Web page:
Thanks to Iris.
A Total Solar Eclipse Feels Really, Really Weird
Bob Berman, Wired, Aug. 8, 2017
Have you ever witnessed a total solar eclipse? Usually when I give a lecture, only a couple of people in an audience of several hundred people raise their hands when I ask that question. A few others respond tentatively, saying, “I think I saw one.” That’s like a woman saying, “I think I once gave birth.”
What these people are remembering is some long-ago partial solar eclipse. These are quite common. They occur every few years in various places across the globe. But believe me, if you’ve seen a total solar eclipse—when the moon passes directly between the sun and the earth—you’ll never forget it.
Part of what makes a total eclipse so breathtaking has to do with invisible light. During the “moment of totality”—the minutes when sun is completely blocked—observers experience the exquisitely odd and wondrous sensation of solar emissions, both visible and invisible, vanishing right in the middle of the day.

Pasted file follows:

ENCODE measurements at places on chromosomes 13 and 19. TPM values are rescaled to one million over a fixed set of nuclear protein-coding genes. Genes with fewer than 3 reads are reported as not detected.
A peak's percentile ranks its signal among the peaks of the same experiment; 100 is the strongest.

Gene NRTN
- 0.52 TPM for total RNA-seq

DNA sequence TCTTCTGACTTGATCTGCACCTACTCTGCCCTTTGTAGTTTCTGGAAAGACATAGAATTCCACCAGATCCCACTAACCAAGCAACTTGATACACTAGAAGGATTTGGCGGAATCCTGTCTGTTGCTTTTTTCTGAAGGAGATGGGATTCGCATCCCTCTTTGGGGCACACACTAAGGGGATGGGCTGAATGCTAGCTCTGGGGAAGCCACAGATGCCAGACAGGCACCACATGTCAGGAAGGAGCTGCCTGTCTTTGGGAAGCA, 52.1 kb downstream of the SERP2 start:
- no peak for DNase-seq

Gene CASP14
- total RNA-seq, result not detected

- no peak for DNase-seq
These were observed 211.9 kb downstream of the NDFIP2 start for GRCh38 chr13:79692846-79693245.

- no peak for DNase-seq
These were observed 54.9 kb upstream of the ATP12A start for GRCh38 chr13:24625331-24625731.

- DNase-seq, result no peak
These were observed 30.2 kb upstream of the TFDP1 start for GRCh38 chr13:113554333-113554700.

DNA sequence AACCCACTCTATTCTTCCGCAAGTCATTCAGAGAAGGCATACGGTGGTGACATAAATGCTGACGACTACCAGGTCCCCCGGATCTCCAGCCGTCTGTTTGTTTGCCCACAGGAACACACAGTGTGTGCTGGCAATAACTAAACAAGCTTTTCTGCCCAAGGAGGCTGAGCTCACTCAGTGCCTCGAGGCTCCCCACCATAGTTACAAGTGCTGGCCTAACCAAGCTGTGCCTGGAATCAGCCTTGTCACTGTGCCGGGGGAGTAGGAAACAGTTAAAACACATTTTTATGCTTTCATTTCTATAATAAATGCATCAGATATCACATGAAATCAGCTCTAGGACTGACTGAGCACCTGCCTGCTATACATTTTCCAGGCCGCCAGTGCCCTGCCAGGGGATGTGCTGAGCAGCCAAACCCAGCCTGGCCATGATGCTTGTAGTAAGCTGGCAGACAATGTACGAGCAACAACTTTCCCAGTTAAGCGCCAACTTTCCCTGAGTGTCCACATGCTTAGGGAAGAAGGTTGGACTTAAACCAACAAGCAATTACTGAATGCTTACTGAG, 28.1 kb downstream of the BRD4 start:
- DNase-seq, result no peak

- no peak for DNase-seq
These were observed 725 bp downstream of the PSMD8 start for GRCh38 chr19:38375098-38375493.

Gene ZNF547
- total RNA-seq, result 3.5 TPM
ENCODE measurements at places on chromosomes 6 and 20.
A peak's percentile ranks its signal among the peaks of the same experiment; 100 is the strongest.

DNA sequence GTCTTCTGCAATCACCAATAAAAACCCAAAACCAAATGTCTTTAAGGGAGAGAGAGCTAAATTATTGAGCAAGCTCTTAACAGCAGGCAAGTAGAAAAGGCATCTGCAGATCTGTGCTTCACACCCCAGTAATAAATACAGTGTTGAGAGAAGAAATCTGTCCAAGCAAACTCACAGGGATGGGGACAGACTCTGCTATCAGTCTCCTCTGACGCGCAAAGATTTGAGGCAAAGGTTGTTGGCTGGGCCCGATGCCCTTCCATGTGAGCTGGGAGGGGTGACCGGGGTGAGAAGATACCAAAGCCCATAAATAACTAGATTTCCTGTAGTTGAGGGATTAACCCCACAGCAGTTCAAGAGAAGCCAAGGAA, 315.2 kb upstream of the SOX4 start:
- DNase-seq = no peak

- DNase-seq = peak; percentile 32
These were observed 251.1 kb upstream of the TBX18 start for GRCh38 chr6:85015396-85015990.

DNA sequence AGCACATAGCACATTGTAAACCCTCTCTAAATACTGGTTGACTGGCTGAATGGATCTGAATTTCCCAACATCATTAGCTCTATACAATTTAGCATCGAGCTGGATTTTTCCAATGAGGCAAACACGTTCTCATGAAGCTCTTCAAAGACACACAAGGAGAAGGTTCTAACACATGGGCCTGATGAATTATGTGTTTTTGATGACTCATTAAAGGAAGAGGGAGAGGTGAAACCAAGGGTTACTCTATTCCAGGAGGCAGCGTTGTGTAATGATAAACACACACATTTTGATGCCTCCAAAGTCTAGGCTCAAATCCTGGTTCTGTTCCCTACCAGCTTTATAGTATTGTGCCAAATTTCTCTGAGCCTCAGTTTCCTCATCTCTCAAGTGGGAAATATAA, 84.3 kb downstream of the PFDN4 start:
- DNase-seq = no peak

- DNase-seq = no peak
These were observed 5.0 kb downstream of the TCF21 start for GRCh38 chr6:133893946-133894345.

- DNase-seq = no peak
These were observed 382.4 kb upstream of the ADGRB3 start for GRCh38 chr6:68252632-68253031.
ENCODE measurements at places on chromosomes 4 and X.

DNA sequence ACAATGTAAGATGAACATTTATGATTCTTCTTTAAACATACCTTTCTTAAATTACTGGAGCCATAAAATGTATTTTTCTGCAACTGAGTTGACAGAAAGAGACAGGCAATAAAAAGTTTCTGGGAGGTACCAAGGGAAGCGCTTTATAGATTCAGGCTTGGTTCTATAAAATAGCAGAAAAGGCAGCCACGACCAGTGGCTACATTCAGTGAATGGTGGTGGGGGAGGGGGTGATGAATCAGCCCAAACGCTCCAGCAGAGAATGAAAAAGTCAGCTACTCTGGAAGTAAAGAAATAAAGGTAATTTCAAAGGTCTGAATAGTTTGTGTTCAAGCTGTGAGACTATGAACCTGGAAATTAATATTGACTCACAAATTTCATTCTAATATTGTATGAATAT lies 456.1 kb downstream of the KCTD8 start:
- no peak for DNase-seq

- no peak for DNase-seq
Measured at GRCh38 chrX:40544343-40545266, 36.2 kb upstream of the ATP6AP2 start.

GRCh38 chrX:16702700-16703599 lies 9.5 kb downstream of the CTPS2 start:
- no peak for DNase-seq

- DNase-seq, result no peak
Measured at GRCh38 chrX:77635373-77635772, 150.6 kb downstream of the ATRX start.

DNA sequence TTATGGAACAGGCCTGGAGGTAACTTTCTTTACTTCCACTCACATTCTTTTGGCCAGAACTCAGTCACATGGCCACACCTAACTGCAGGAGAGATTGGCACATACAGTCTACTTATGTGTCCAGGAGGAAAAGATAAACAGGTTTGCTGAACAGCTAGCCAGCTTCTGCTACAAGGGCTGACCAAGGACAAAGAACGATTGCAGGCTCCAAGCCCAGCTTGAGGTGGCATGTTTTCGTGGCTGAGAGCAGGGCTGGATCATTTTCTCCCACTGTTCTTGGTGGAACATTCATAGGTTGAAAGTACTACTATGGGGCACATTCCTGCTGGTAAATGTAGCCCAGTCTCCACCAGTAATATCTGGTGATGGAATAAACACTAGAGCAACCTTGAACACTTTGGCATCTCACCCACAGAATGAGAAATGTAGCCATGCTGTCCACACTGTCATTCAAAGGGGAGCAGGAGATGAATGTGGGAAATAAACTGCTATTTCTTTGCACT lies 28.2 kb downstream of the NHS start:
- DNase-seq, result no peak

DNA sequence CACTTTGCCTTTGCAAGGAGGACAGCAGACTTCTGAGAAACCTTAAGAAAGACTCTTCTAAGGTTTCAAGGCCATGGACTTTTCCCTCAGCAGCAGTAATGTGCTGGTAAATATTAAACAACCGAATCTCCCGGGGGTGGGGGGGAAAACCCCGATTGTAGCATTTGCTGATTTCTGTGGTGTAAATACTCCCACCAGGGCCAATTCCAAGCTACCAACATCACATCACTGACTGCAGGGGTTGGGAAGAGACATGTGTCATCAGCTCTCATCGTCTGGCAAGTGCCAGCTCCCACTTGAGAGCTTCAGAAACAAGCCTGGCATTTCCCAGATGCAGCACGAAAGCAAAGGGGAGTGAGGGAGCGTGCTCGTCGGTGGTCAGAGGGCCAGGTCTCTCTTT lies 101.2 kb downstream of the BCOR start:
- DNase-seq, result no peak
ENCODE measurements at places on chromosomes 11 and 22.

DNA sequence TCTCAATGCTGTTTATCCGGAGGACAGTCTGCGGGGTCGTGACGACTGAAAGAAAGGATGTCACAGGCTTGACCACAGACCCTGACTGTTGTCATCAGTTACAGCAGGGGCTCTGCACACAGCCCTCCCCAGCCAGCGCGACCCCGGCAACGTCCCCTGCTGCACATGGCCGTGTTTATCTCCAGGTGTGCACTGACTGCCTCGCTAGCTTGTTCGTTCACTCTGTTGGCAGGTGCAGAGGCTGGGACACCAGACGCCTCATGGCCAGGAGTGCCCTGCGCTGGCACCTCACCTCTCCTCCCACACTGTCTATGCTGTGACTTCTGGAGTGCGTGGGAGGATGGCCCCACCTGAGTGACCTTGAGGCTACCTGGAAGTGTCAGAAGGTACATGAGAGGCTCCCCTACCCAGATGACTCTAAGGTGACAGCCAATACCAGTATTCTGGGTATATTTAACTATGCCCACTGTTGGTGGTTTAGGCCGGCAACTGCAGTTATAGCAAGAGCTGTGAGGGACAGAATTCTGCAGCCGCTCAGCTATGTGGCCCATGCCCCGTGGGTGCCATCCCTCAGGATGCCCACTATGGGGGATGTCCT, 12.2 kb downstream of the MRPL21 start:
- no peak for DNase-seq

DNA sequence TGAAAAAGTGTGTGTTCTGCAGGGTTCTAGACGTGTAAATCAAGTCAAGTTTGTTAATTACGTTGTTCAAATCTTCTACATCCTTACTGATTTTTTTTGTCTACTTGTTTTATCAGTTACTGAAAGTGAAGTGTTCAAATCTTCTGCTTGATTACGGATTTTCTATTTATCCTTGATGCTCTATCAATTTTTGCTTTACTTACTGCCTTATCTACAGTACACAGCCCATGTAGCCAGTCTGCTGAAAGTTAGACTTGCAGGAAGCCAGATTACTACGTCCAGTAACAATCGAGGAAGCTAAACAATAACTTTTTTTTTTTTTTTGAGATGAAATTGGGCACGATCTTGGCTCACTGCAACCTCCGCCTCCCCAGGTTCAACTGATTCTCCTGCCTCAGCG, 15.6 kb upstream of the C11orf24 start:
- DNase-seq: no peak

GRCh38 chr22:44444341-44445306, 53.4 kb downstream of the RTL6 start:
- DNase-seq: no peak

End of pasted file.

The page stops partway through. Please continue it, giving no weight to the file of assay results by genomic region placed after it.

You have a chance to experience this firsthand. The United States has reached the end of the longest total-solar-eclipse drought in its history. A total solar eclipse—or totality—has not been observed from anywhere in the mainland United States since February 26, 1979. This bizarre thirty-eight-year hiatus ends on August 21, 2017, when a coast-to-coast totality sweeps across the continent, ramping up an eclipse fever that is already highly publicized.
For those who do not live in or travel to the narrow, ribbon- like path of totality—the area from which the sun will appear to be in total eclipse, which stretches from the Pacific Northwest to the Carolina coast but is about 70 miles wide – a second totality will unfold on April 8, 2024. Two in a mere seven-year period.